Extrapolation for nonrespondents in large cities and suburban counties was necessary to produce the most accurate nationwide estimate possible. Without extrapolation, the extent of gang activity in these areas would have been systematically underestimated. In addition, any change in the proportion of agencies responding for large cities and suburban counties in future surveys would likely have resulted in a commensurate change in the number of gangs and gang members for these areas, which could have led to a false conclusion that gang activity in these areas had increased or decreased.
To estimate the number of gangs and gang members for large cities and suburban counties, the arithmetic mean number of gangs and gang members per jurisdiction was calculated. These estimates were controlled for population by stratifying responding agencies in both area types into population groups (each based on a subsample of at least 40 agencies) and calculating a mean for each population group. The means by strata were used in lieu of missing data from nonrespondents.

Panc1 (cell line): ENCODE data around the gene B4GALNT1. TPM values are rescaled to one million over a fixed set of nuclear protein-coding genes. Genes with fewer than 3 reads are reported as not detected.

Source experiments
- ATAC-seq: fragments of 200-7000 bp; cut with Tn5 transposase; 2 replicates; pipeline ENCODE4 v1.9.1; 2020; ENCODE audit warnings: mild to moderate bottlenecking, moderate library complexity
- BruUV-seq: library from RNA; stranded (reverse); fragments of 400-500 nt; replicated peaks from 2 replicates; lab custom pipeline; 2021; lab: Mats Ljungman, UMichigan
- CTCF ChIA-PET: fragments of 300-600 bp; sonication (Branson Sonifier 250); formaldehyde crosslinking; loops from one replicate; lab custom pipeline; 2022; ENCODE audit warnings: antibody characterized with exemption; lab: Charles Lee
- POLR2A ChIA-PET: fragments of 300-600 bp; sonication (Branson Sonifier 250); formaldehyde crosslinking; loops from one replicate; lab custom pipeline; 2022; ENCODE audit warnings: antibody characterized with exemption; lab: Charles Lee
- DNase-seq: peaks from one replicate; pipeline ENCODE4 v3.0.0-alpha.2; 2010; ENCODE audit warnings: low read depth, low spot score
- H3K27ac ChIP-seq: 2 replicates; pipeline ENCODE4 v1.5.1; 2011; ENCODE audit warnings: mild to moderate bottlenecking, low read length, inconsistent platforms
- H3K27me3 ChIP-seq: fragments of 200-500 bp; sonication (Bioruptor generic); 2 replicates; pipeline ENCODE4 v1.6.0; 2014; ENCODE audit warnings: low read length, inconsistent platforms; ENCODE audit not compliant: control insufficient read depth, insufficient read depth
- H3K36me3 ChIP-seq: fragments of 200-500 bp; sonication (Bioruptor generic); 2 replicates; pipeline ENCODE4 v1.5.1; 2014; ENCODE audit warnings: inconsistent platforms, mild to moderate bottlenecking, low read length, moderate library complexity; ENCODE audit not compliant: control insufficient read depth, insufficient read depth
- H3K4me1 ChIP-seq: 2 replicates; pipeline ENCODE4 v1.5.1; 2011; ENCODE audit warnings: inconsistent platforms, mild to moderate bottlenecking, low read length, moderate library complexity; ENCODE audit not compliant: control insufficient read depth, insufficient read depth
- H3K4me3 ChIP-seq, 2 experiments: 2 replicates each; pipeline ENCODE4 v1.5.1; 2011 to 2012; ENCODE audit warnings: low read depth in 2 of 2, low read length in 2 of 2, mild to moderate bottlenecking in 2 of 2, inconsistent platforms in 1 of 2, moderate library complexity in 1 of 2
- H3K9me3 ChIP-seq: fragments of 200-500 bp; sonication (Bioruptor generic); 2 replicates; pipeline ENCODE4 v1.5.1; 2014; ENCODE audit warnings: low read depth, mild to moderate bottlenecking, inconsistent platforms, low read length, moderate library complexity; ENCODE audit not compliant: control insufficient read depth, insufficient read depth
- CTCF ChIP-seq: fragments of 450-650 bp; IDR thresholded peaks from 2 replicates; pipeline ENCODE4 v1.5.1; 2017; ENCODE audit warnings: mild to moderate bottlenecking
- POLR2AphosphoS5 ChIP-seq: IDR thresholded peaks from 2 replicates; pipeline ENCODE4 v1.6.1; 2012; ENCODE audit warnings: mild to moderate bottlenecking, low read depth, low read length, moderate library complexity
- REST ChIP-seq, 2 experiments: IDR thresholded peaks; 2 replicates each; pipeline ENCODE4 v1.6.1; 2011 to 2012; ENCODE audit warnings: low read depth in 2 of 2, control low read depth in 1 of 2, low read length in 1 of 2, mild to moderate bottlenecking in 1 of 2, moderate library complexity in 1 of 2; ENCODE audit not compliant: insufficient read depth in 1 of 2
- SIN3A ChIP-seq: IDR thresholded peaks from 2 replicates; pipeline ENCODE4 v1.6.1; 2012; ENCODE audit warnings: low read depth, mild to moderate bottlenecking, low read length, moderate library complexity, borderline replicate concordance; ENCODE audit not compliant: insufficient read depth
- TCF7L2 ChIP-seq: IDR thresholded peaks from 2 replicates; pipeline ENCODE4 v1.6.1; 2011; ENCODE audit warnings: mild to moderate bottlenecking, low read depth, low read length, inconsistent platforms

Respondents who reported gangs in 1998 were asked for specific demographic information: age, gender, and race/ethnicity (see appendix A). All responses were in the form of percentages. Demographic categories were defined as follows:
Gang activity within each demographic category was analyzed by area type and geographic region (as defined by Crime in the United States, 1998: Uniform Crime Reports (Federal Bureau of Investigation, 1999); see appendix E).
Law enforcement agencies continue to be the best available and most widely used source of information for national gang surveys and other forms of criminal justice research. Criminal justice agencies usually are centrally organized and capable of developing systems for routine recordkeeping and reporting (Curry, 1995, 2000; Maxson, Klein, and Cunningham, 1993). However, law enforcement data have some important limitations.